Somehow we all got the idea that felting together would be fun! Sheep, maybe, or… an entire nativity scene! Once dreamed up, there was no going back. Here are the results of hours and hours of needle felting labour (and a few stabbed fingers) completed by five of us:
Judy had a large black scarf made of a filmy material with velveteen roses overlaid (Judy should be writing this because she’d probably get better marks for correct terminology). She added wool to it, probably alpaca and definitely sheep or alpaca, and gave it 7000 rolls in her Gentle Roller to Nuno felt the layers together. That means the wool got stuck to the synthetic fibres by matting all the little hairs through the holes in the filmy stuff. It came out looking very rich and soft – definitely a step up from the plain black. Here the (almost) finished blanket scar (shawl or wrap) is modelled on the manikin (there’s a special name for that too but I can’t remember what she said it was).
Judy has been hard at work wet felting two new hats. It took a lot of hours and a lot of attention to detail to produce these two newest hats. The hats themselves are made of merino wool and were made by wet felting a hood which was then formed on a commercial hat form. This takes a lot of time and muscle power. (Stiff muscles guaranteed the next day!) The brown hat has a layer of dark brown alpaca wool making it a little softer but both feel soft and luxurious. The hat band on the green tones hat is a nuno felted scarf made with merino wool on silk. The green flower was wet felted in one piece while the flower on the brown hat was felted from three layers of merino wool separated by a resist an wet felted. Both hats are size small (21-23 or so inches) head size.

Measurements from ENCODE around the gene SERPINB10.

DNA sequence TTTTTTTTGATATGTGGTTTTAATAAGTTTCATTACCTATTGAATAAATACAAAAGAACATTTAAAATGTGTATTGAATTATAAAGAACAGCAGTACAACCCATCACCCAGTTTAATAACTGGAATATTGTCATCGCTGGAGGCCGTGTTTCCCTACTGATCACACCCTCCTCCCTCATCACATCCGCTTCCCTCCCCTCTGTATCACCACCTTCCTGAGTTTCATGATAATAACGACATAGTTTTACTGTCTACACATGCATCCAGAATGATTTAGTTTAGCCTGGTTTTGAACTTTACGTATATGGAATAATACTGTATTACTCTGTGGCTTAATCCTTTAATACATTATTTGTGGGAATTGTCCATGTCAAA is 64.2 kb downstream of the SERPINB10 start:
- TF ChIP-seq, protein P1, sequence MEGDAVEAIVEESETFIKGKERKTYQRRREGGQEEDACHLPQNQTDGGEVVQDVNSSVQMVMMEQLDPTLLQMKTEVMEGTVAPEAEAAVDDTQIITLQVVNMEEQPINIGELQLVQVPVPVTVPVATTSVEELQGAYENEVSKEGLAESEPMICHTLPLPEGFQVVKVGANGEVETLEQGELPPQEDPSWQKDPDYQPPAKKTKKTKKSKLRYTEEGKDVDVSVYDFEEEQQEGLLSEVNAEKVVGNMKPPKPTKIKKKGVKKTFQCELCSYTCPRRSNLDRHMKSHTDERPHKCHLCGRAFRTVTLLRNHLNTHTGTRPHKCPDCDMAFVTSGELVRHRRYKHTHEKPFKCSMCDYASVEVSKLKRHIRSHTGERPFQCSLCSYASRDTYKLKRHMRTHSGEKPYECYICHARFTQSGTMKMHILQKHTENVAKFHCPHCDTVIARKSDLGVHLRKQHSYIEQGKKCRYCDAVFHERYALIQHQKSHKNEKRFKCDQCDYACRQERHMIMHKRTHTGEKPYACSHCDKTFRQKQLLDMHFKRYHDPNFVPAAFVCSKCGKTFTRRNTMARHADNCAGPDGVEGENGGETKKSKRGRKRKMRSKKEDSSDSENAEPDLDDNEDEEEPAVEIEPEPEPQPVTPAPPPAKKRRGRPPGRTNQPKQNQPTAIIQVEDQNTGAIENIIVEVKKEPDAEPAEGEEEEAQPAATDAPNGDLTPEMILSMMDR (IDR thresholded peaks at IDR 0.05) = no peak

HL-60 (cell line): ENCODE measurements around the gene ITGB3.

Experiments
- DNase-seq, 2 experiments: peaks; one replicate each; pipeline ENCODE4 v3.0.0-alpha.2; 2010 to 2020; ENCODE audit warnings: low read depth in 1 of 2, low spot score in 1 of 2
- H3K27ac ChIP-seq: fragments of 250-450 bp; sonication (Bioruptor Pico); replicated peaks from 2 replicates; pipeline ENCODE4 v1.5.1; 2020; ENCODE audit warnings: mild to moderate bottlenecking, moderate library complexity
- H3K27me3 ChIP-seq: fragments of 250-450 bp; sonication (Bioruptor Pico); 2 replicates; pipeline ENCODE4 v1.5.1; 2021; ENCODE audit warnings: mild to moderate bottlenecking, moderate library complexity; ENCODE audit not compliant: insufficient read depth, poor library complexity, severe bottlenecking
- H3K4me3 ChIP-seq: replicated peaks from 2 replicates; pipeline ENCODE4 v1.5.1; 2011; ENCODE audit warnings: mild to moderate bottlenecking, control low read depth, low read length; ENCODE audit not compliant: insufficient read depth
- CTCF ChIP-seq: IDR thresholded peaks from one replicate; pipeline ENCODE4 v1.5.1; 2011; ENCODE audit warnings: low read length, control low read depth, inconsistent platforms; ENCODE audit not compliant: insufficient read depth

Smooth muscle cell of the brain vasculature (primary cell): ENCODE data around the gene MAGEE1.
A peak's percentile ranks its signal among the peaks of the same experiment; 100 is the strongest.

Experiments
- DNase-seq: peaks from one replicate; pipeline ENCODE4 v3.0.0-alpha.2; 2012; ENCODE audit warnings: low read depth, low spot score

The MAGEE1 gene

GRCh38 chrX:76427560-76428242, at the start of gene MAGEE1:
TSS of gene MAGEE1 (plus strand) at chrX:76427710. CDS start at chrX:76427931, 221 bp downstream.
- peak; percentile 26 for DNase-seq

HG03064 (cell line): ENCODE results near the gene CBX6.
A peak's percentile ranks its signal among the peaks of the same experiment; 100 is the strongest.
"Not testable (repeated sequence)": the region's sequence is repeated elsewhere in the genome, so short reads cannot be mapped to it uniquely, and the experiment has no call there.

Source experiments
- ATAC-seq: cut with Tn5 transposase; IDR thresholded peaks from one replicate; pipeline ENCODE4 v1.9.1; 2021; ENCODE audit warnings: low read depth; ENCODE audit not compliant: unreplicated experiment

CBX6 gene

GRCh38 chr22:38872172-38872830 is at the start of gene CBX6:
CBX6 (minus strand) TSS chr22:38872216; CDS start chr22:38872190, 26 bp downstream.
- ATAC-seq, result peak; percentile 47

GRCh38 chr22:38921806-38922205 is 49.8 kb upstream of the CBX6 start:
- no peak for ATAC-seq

We had a great afternoon felting with a fun bunch of Dawson Creek artists! They came up with these great sheep (and a pig, and an owl/penguin, and a cat). Hopefully these will be much loved decorations for the artists or anyone who receives these as gifts. They are quite endearing.
Our fabulous young artists handled needle felting very well. It’s a long, slow process to build up the basics before getting to the creative and colourful part. But it paid off! Here are the felted creations from the six to nine year olds: bird decorations for the Christmas tree or wherever they want to live. They would make a great gift too!
With Christmas craft sale season approaching Judy decided to try to make a felted poinsettia scarf. This was a lot of fun but turned out to be a long process. She shaped each petal, leaf and stamen individually and arranged them meticulously on the haboti silk carrier fabric.
The green and red looked terrific against the white silk. Different shades of green and red added depth.
Just the red border left!
Finally finished the layout. Then the scarf was carefully wet down, a piece of plastic laid on top and the first gently rubbing by hand. Four or five thousand rolls later and the scarf was ready for a little fulling. Luckily Judy is the proud owner of a gentle roller and all she had to do was roll the piece onto the large soft roller, put it on the machine, press a button and let the Gentle Roller do its work. What a nice way to avoid sore muscles. Rolling is not easy! There was still lots of opportunity for hands on work as Judy checked for “soft spots” and gave them a little more work, smoothed edges and generally kept an eye on the felting process.